The Hemlo deposit is one of Canada’s largest gold camps. Gold is both structurally and lithologically controlled, but shows unusual relationships relative to many other Archean lode deposits. Field evidence suggests that gold was emplaced within mechanical and chemical traps along a jog in a major sinistral shear zone, most likely during early formation of second-generation (G2) structures, which represent the most intense phase of regional deformation. Mineralization was followed by amphibolite-facies regional metamorphism.

U-Pb geochronology has been carried out on zircons from rocks associated with the deposit, in order to determine the precise chronology of geologic events and their relationship to mineralization. Zircon populations are commonly affected by both inheritance and hydrothermal/metamorphic crystal growth. Meaningful and precise age information can only be determined by precise single zircon dating on rocks from a well constrained, structural, and stratigraphic context.

Gold is mostly found near the deformed contact between the Moose Lake quartz porphyry volcanic complex and stratigraphically underlying metasedimentary rocks. These rocks have been folded by a camp-scale, noncylindrical F2 fold. Zircon from the Moose Lake quartz porphyry is dominated by inheritance and gives ages that extend from ~2800 to ~2690 Ma. Metasedimentary rocks that underlie and overlie the Moose Lake porphyry show a much narrower range of provenance ages, and are dominated by 2,690- to 2,693-million-year-old zircon. Two detrital zircons from a metasedimentary rock directly beneath the porphyry define an age of 2685 ± 4 Ma. This should be an older age limit on volcanism, deformation, and gold mineralization. The four youngest near-concordant zircons from the Cedar Lake pluton define a magmatic age of 2680 ± 1 Ma. This pluton was emplaced prior to or early during G2 deformation, while emplacement of gold was most likely controlled by G2 structures. Therefore, 2680 ± 1 Ma probably also represents an older age limit on gold mineralization. A feldspar porphyry dike that cuts gold ore gives a younger age bracket of 2677 ± 1 Ma.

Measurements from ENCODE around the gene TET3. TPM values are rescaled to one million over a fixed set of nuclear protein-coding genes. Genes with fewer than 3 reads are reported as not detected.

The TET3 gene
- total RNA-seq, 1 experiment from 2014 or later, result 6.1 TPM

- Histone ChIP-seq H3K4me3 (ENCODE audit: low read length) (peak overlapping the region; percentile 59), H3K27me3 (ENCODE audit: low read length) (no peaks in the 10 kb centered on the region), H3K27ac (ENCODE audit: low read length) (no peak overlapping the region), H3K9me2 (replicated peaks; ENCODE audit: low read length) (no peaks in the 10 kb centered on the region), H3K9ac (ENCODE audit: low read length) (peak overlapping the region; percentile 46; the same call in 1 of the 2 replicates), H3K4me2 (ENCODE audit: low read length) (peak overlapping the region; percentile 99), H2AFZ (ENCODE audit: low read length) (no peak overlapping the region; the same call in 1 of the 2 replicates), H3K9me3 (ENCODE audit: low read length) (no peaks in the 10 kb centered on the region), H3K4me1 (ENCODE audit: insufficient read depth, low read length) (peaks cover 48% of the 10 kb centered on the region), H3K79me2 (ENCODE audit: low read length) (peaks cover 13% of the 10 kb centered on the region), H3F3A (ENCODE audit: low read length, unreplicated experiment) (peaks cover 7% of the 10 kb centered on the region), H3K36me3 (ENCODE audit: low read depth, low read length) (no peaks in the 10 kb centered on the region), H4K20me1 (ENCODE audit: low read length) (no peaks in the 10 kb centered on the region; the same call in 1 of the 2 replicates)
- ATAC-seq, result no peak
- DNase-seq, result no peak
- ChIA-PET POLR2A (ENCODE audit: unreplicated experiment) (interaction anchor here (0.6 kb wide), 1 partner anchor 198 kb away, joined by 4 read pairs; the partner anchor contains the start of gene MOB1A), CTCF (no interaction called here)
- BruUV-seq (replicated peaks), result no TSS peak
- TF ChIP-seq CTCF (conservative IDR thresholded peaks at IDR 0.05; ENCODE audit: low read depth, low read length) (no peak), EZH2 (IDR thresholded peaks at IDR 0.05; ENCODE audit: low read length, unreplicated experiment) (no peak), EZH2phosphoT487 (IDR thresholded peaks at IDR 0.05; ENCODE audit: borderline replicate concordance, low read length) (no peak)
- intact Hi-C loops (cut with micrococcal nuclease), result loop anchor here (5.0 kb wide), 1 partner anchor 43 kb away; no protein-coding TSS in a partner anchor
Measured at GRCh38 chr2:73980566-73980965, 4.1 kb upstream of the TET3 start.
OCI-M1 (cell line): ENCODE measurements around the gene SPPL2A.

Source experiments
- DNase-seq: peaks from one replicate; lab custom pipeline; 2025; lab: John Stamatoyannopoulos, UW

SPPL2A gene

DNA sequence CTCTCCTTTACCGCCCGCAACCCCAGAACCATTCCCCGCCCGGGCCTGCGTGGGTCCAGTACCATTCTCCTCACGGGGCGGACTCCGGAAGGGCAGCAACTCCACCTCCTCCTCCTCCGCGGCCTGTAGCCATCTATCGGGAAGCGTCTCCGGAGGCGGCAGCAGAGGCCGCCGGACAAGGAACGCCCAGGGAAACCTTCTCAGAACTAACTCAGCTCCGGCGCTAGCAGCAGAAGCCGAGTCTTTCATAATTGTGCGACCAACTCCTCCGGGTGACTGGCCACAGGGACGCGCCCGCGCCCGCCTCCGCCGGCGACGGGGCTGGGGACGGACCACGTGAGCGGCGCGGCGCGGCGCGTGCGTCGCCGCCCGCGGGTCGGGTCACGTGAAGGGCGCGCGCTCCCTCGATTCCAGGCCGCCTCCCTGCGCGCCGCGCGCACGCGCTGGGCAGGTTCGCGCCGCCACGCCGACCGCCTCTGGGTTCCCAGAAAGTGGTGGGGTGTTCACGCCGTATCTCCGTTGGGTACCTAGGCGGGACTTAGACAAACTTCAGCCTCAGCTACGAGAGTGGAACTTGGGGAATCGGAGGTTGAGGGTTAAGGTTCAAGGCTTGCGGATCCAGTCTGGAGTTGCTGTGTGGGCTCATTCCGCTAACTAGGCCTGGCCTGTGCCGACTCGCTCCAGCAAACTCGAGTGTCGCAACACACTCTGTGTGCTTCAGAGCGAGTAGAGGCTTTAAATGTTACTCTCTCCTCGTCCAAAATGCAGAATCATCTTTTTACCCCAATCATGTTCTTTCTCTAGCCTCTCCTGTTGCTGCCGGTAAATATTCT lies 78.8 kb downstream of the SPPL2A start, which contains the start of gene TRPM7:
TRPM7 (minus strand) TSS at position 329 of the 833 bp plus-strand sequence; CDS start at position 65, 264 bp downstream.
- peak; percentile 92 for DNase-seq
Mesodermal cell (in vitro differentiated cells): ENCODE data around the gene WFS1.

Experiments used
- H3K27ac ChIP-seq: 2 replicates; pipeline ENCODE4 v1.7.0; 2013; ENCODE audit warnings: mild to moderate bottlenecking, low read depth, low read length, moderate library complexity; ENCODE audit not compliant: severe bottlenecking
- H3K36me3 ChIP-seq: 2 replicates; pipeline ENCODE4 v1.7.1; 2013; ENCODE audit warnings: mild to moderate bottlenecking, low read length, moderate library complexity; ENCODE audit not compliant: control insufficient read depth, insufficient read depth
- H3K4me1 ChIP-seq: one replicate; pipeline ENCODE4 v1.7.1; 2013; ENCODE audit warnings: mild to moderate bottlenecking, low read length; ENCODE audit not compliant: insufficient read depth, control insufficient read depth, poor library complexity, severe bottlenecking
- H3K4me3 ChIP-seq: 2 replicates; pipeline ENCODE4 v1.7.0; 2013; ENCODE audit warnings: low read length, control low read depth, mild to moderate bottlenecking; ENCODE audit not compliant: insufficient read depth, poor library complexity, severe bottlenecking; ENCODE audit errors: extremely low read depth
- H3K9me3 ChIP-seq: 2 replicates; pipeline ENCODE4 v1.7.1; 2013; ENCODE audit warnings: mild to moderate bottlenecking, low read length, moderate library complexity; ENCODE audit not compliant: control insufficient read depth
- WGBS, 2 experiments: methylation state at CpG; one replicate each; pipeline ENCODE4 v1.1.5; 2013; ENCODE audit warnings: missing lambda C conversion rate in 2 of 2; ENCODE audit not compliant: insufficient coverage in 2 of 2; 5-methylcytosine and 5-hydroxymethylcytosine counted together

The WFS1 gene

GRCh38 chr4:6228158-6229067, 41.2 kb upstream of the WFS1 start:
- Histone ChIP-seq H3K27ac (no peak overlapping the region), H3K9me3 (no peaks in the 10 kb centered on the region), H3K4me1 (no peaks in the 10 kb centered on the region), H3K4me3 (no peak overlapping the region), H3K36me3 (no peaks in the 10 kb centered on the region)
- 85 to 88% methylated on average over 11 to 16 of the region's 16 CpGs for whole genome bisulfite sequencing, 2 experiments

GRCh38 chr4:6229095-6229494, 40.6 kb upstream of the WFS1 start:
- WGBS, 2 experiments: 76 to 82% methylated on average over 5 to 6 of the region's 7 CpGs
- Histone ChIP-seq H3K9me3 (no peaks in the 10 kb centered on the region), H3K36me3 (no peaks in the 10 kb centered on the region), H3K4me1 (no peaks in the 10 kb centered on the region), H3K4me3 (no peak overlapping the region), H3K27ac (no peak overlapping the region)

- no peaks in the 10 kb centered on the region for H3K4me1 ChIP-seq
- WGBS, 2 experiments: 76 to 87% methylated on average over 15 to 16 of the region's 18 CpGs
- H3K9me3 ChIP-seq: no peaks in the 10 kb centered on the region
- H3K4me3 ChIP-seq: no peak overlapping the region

The results of zircon dating suggest that a volcanosedimentary complex was constructed in the area over the period of 2693 to 2685 Ma. This developed on earlier crust, ca. 2720 Ma in age, but there is evidence from detritus and xenocrysts for older rocks dating back to over 2800 Ma. Deposition of supracrustal rocks was followed by granodiorite plutonism at 2680 ± 1 Ma, then major deformation (G2) and gold mineralization, overprinted by amphibolite-facies metamorphism (previously dated at 2676 Ma from titanite ages). Late-tectonic "sanukitoid suite" plutons were emplaced at 2677 ± 1 Ma. Thus, the primary gold-forming event occurred near the beginning of a period of plutonism and crustal reworking that lasted, at most, a few million years. This time association supports the view that granitoid magmas were the source of auriferous fluids. Plutons intruded into an actively deforming crust and were probably also the heat source for regional metamorphism. The most likely environment was a tectonically active, Timiskaming-type sedimentary basin. Similarly aged basins are found in the Timmins area to the east and the Shebandowan greenstone belt to the west.

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